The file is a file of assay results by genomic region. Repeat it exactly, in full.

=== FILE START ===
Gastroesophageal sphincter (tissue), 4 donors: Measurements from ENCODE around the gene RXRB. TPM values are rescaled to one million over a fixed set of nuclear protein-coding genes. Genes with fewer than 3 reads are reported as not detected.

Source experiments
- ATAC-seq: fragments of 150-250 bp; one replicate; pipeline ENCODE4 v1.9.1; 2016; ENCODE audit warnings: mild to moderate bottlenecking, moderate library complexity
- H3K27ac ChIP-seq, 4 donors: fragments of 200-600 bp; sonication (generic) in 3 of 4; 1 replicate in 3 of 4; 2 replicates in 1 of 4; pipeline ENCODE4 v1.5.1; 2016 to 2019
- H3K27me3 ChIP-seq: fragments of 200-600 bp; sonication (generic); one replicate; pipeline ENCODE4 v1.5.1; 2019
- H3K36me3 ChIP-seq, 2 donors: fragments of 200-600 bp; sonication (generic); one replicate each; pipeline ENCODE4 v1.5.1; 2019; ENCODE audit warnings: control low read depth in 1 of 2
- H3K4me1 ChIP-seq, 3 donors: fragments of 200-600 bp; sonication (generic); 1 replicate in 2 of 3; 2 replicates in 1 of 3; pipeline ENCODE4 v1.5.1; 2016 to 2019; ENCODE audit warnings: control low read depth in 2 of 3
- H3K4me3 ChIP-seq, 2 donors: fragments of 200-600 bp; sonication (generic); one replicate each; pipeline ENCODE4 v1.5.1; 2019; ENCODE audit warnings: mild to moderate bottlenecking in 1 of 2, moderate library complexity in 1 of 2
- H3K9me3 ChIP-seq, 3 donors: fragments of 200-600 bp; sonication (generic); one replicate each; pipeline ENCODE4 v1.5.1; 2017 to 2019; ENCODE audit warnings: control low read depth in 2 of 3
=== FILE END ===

Gastroesophageal sphincter (tissue), 4 donors: Measurements from ENCODE around the gene RXRB. TPM values are rescaled to one million over a fixed set of nuclear protein-coding genes. Genes with fewer than 3 reads are reported as not detected.

Source experiments
- ATAC-seq: fragments of 150-250 bp; one replicate; pipeline ENCODE4 v1.9.1; 2016; ENCODE audit warnings: mild to moderate bottlenecking, moderate library complexity
- H3K27ac ChIP-seq, 4 donors: fragments of 200-600 bp; sonication (generic) in 3 of 4; 1 replicate in 3 of 4; 2 replicates in 1 of 4; pipeline ENCODE4 v1.5.1; 2016 to 2019
- H3K27me3 ChIP-seq: fragments of 200-600 bp; sonication (generic); one replicate; pipeline ENCODE4 v1.5.1; 2019
- H3K36me3 ChIP-seq, 2 donors: fragments of 200-600 bp; sonication (generic); one replicate each; pipeline ENCODE4 v1.5.1; 2019; ENCODE audit warnings: control low read depth in 1 of 2
- H3K4me1 ChIP-seq, 3 donors: fragments of 200-600 bp; sonication (generic); 1 replicate in 2 of 3; 2 replicates in 1 of 3; pipeline ENCODE4 v1.5.1; 2016 to 2019; ENCODE audit warnings: control low read depth in 2 of 3
- H3K4me3 ChIP-seq, 2 donors: fragments of 200-600 bp; sonication (generic); one replicate each; pipeline ENCODE4 v1.5.1; 2019; ENCODE audit warnings: mild to moderate bottlenecking in 1 of 2, moderate library complexity in 1 of 2
- H3K9me3 ChIP-seq, 3 donors: fragments of 200-600 bp; sonication (generic); one replicate each; pipeline ENCODE4 v1.5.1; 2017 to 2019; ENCODE audit warnings: control low read depth in 2 of 3